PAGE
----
When Oil Industry is Attacked, Public Pension Funds Feel the Pain
The American Petroleum Institute has just issued a report by Sonecon titled “The Financial Contribution of Oil and Natural Gas Company Investments to Major Public Pension Plans in Four States, 2005-2009.” This analysis was an extension of earlier work by the same authors (Robert J. Shapiro and Nam D. Pham) from 2007 which found that oil and natural gas investments were widely held by individual Americans in personal portfolios, mutual funds, pensions, and retirement accounts. At a time when petroleum prices are rising and energy company profits are being scrutinized for political purposes, these studies remind us that – whether we realize it or not – most of us are investors in these firms.
This study takes that concept a bit further, perhaps explaining why these stocks are so commonly held. According to the Executive Summary, “From 2005 to 2009, spanning both vigorous expansion and deep recession, the share of the [public pension plan] funds’ returns attributable to oil and natural gas investments was 2.5 times to 2.8 times greater than their share of those funds’ assets.”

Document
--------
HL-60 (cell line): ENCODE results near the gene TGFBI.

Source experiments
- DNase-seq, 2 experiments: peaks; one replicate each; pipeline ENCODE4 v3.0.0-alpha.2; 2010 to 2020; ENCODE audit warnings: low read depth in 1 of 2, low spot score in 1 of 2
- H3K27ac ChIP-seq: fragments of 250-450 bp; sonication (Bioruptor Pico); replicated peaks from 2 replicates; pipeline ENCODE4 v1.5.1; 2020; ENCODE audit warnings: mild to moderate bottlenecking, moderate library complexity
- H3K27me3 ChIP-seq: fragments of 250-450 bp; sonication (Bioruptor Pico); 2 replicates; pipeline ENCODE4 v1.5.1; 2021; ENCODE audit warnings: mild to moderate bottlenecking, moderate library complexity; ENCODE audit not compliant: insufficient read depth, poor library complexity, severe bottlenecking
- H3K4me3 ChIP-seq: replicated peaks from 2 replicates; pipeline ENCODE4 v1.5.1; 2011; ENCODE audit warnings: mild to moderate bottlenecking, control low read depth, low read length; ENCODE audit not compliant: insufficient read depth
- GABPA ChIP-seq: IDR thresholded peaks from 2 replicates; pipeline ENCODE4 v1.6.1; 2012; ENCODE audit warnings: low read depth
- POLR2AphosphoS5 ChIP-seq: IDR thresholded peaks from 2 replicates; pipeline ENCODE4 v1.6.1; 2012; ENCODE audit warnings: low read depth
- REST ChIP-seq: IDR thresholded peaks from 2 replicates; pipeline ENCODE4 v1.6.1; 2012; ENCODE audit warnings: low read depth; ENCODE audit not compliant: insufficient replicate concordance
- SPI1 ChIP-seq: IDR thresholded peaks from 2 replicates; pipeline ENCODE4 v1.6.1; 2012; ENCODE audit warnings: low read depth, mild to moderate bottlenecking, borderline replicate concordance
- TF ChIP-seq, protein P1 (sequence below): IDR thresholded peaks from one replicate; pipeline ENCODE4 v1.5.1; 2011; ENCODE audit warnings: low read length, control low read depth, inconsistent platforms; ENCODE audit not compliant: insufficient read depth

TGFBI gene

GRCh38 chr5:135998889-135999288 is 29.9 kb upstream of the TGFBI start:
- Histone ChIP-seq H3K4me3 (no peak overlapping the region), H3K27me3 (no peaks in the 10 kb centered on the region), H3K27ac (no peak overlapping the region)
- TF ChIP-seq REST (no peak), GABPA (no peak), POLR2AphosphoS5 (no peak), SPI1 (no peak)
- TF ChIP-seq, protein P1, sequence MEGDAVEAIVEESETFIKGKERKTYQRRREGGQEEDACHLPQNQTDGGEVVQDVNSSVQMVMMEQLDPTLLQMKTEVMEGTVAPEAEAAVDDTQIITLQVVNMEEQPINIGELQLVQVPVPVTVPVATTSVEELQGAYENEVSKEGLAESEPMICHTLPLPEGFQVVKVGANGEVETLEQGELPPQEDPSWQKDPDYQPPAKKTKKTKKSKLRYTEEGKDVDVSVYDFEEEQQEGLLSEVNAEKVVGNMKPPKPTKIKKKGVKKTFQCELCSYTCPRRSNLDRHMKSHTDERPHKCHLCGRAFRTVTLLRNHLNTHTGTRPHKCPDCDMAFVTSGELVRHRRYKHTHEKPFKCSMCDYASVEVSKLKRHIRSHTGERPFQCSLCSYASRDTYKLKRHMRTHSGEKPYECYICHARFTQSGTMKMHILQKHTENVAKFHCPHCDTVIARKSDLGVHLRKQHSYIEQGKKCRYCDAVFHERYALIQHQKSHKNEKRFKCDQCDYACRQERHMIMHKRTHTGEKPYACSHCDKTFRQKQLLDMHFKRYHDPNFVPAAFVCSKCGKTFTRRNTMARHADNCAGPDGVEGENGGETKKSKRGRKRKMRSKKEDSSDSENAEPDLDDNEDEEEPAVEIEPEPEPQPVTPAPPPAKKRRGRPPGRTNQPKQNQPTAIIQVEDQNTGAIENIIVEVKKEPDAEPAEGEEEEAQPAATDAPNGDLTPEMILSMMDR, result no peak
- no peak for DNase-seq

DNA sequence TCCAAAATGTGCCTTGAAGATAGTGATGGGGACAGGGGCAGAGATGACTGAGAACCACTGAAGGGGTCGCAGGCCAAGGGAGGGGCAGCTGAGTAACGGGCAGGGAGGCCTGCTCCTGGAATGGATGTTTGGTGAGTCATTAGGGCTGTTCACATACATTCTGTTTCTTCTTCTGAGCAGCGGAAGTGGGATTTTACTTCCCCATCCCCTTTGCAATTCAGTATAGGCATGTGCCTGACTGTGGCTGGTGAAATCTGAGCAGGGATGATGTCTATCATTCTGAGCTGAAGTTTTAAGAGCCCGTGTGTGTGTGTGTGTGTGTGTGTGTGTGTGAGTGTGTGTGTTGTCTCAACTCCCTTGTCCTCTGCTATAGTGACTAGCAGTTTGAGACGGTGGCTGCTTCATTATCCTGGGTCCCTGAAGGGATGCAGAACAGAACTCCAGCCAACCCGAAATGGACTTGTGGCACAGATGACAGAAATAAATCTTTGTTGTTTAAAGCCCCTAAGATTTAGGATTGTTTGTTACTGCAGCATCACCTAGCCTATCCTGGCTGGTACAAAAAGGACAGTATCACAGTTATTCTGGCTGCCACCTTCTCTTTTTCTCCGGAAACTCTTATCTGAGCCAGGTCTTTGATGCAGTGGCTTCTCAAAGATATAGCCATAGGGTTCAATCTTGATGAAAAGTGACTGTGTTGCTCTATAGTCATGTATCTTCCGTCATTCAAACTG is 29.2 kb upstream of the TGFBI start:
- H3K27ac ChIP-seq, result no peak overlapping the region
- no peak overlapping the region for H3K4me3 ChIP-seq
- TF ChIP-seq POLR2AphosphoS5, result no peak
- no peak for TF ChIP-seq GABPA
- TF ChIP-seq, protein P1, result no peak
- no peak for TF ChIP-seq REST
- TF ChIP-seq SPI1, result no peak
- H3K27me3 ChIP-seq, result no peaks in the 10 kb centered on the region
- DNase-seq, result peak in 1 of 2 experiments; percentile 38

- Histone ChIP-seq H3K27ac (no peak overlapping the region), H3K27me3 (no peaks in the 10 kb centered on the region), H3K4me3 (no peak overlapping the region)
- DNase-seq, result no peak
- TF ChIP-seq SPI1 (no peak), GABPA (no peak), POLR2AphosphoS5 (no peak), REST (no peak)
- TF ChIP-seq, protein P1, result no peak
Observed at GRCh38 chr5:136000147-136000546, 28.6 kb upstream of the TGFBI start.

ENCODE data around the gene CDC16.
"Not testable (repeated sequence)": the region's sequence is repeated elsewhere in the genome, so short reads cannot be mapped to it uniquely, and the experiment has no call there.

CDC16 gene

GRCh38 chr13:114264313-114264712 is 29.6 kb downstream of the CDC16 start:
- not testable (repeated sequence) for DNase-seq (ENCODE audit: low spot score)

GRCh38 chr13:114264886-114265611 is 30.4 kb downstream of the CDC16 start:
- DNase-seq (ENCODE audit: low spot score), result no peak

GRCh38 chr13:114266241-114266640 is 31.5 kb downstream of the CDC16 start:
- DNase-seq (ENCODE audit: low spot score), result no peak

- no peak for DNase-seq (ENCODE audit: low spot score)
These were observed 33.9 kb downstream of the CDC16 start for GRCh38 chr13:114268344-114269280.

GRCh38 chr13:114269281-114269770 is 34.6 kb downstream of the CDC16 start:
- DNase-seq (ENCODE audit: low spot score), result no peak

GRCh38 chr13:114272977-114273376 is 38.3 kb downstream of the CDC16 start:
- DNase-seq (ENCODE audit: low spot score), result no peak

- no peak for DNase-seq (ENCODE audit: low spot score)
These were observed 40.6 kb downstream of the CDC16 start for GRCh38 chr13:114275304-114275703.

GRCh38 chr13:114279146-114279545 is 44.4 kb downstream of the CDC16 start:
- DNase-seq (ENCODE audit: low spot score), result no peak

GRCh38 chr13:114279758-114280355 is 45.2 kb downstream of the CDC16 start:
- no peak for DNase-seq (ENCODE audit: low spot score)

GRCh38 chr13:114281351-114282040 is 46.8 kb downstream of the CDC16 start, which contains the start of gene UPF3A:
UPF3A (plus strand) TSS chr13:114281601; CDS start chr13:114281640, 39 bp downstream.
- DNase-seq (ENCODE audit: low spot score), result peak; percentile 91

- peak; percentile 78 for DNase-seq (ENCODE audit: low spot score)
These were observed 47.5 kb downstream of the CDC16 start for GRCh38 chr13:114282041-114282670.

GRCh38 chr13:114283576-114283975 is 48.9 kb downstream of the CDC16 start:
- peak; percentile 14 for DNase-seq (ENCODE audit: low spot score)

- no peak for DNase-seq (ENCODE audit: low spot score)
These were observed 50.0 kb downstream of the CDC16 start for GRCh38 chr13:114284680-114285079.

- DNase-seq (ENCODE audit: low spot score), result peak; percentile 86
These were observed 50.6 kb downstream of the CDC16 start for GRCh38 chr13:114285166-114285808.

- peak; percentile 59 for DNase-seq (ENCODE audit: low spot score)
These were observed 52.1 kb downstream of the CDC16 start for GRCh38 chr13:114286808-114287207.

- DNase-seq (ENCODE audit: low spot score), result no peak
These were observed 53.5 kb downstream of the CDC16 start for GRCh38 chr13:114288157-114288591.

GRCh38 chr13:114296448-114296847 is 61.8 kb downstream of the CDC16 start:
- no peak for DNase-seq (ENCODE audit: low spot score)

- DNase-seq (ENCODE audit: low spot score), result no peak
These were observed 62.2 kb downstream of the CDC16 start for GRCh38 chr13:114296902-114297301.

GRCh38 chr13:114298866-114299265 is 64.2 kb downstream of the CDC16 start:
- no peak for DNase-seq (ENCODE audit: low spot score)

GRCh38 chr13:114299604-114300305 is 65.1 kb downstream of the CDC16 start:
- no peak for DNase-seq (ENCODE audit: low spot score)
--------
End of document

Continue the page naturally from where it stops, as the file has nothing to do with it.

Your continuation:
The authors specifically looked at the public pension plans in four states: Michigan, Missouri, Ohio, and Pennsylvania. In layman’s terms, those of us who are investors in these companies are getting a good return for our dollar. While oil and natural gas’s share of the portfolio in these plans averages 3.9 percent, they account for an average of 8.6 percent of the overall return over that period.
Overall, this is an interesting analysis and worthy reading, especially in the current political climate.
Chad Moutray is chief economist of the National Association of Manufacturers.